Monthly Archives: December 2018

The December Lull

The big guns are coming. They had been held back until Boxing Day and are now almost ready to burst out into the megaplexes down to the art houses all over. Myself, I’m looking forward to ‘Colette’, ‘Vice’, Cold War’ and ‘The Favoutite’ in particular. Let’s trust 2019 is a great year for the movies (just like this past one). Still, there were films of merit to be had pre-Christmas, in December. I moseyed off to the State to see a couple.

Now, unlike ‘Juliet Naked’, be warned that ‘Normandy Nude’ does incorporate actors naked, as we clearly see in the opening scene. But it is sparse, fleeting and benign – think a slightly more explicit version of ‘Calendar Girls’ and you get the picture. Its major attraction is the presence of Francois Cluzet, star of ‘The Intouchables’ and the perfectly realised ‘The Country Doctor’. In the hands of the director of ‘The Women on the 6th Floor’ (Phillipe Guay) the combination should be a real winner. Whilst ‘Normandy Nude’ doesn’t reach the heights of that esteemed trio, it is still quite a blissful way to spend time in front of the big screen for lovers of Frenchiness.


Cluzet plays Mayor Bulbuzard, the political head of a struggling French rural community trying to come up with ways of attracting the attention of big city types to the woes of the countryside. As luck would have it, renowned American photographer Newman (Toby Jones), a specialist in mass naked shootings a la Spencer Tunnick, is just passing through. In doing so he spies a field he considers just perfect for one of his nude extravaganzas, so he and the mayor conspire to make it happen. That will certainly gain the tiny burb’s plight some publicity, but if only he can convince all his fellow townspeople to shed their clothing in unison for the cause.

Not all are liberal enough to meet the challenge – how’s he to convince them? Adding another impediment to the disrobing is that the exact ownership of said verdant field is in dispute.


Of course we would expect all the problems to be resolved and Newman to be clicking away at a largish amount of exposed flesh, but it’s not quite as Hollywood as that. It is Tinsel Town, though, in the number of rustic stereotypes it delivers, but there is a warmth to ‘NN’ that counters that. It doesn’t set the film world on fire for any reason – but I still found it most engaging.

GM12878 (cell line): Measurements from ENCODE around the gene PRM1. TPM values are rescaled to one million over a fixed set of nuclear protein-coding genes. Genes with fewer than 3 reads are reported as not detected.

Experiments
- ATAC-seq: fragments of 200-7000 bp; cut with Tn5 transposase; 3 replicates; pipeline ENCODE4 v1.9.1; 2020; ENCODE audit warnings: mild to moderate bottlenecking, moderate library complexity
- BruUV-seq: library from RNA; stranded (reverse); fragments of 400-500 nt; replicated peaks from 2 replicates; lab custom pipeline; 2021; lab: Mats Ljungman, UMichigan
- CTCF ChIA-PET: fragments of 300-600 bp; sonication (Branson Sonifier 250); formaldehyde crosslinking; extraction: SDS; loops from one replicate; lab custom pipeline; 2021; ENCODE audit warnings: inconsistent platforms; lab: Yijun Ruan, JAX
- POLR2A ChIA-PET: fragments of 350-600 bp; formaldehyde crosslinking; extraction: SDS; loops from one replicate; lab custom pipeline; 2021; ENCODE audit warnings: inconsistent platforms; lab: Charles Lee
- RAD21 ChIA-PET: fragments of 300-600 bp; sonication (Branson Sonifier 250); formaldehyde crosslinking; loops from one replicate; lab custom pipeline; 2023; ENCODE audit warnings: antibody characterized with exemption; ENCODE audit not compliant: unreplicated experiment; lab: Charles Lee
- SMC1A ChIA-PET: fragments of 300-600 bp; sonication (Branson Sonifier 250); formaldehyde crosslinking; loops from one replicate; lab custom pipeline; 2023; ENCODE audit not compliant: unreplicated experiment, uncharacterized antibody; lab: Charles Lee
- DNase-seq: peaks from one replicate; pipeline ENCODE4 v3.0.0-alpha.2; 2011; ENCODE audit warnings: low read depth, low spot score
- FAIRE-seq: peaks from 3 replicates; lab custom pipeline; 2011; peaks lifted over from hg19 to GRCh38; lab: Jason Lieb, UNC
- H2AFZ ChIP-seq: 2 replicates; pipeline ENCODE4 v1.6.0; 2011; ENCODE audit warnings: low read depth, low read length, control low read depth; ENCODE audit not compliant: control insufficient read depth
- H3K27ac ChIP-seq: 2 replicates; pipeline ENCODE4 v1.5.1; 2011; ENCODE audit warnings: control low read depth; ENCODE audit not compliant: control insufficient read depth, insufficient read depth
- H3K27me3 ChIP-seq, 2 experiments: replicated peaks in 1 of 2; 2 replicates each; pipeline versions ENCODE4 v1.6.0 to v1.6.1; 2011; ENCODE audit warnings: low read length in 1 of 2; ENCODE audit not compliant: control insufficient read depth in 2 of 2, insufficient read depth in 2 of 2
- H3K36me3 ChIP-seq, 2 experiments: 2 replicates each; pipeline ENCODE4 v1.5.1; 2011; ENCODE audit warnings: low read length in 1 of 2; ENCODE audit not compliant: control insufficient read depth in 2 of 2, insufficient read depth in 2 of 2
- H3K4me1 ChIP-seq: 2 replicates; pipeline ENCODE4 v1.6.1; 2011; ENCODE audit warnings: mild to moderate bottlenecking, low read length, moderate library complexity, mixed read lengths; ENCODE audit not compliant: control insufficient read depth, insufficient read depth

As is ‘Puzzle’. Now my son Richard, when it comes to the business of piecing together complicated jigsaw puzzles, is a whizz. But he’s got nothing on Kelly Macdonald’s Agnes. In the appropriately titled ‘Puzzle’, she discovers she is a super-whizz.


Ms Macdonald’s career hasn’t exactly set the film world on fire either, but she’s a solid enough thesp as many of us who viewed her performance across a number of seasons of ‘Boardwalk Empire’ can attest to. She’s perfect for the understated role here. This is a slow burn of a movie, so if you’re after something that goes at the speed of the digital age, this is not for you. Still, it’s not without its nuanced joys, such as the role performed by Irrfan Khan as a rich emigre and Agnes’ eventual partner in speed jigsawing competitions. Will he become her preferred bed partner as well; preferred to stolid mechanic hubby Robert (David Denman)?


Now sadly, because I was perhaps not paying close enough attention in the opening stanzas of the movie, I did miss the significance of it’s concluding scene. But in response to the question as to whether the humble jigsaw puzzle can change one’s life for the better, at least we receive an answer to that. How? Well, you’ll just have to spend some time in the slow lane and see it.

Trailer for ‘Normandy Nude’ =

Trailer for Puzzle =

Puddin’ and Dumplin’

They are gorgeous, these girls. Willowdean Dickson and Millie Michalchuk would turn heads in any situation for their sassiness and plus-sized curves. They possess a beauty that is radiant and their allure appeals to any number of the opposite gender. Pat of the issue, though, is often the owners of such charm and comeliness just can’t see it.

Julie Murphy’s ‘Dumplin’ was a NY Times bestseller and hit a chord with a YA audience craving for ‘real’ role models. This wasn’t lost on director Anne Fletcher, star Jennifer Aniston or songbird/national treasure Dolly Parton. They have combined to present a film version now streaming on Netflix.


It’s a production with a heart as big as Texas. Willowdean, played with elan by Aussie Danielle Macdonald, is a 17 year old student of Clover City High and a diner waitress. Her mum (Aniston) is a fading local beauty, running the annual pageant Miss Teen Bluebonnet, being a former winner back in the day. She tries to be a good mother but is not entirely tactful when it comes to her daughter, throwing around the family’s pet name for her. Dumplin’ is not always impressed. The younger Dickson, partly in retaliation, spunkily decides to enter the beauty/talent contest, but her spark of defiance quickly morphs into something else. It becomes a rallying cry for a few other outsiders – the larger than life Millie and lesbian goth Hannah.


Bo (Luke Bernard) is the love interest here. He obviously adores Willowdean’s curves, as well as her other more cerebral attributes, but it takes a while for our heroine to accept his advances as genuine. It is a delightful journey, this adaptation. We know exactly how it will all pan out in the end – and that doesn’t take away the shine at all. It is a comfortable way to spend some time with a small screen. The author gets a minute cameo (can you spot her towards the end?) and it is also worth checking out Dolly on YouTube performing ‘Girl in the Movies’ from the soundtrack. Just beautiful.